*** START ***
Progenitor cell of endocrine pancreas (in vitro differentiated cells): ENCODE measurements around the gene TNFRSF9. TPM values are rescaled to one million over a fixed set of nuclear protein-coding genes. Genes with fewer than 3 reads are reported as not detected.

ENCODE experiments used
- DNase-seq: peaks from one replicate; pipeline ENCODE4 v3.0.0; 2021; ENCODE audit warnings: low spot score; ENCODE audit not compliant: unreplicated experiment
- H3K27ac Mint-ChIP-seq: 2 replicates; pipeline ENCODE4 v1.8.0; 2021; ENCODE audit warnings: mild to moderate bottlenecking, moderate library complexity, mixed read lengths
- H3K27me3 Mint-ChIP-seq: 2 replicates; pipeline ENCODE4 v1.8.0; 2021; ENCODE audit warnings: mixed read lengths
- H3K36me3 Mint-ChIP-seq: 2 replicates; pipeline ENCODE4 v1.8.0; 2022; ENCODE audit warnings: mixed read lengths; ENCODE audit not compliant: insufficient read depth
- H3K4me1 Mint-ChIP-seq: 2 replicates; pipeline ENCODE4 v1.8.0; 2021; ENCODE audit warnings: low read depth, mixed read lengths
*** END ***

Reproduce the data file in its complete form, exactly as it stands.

Progenitor cell of endocrine pancreas (in vitro differentiated cells): ENCODE measurements around the gene TNFRSF9. TPM values are rescaled to one million over a fixed set of nuclear protein-coding genes. Genes with fewer than 3 reads are reported as not detected.

ENCODE experiments used
- DNase-seq: peaks from one replicate; pipeline ENCODE4 v3.0.0; 2021; ENCODE audit warnings: low spot score; ENCODE audit not compliant: unreplicated experiment
- H3K27ac Mint-ChIP-seq: 2 replicates; pipeline ENCODE4 v1.8.0; 2021; ENCODE audit warnings: mild to moderate bottlenecking, moderate library complexity, mixed read lengths
- H3K27me3 Mint-ChIP-seq: 2 replicates; pipeline ENCODE4 v1.8.0; 2021; ENCODE audit warnings: mixed read lengths
- H3K36me3 Mint-ChIP-seq: 2 replicates; pipeline ENCODE4 v1.8.0; 2022; ENCODE audit warnings: mixed read lengths; ENCODE audit not compliant: insufficient read depth
- H3K4me1 Mint-ChIP-seq: 2 replicates; pipeline ENCODE4 v1.8.0; 2021; ENCODE audit warnings: low read depth, mixed read lengths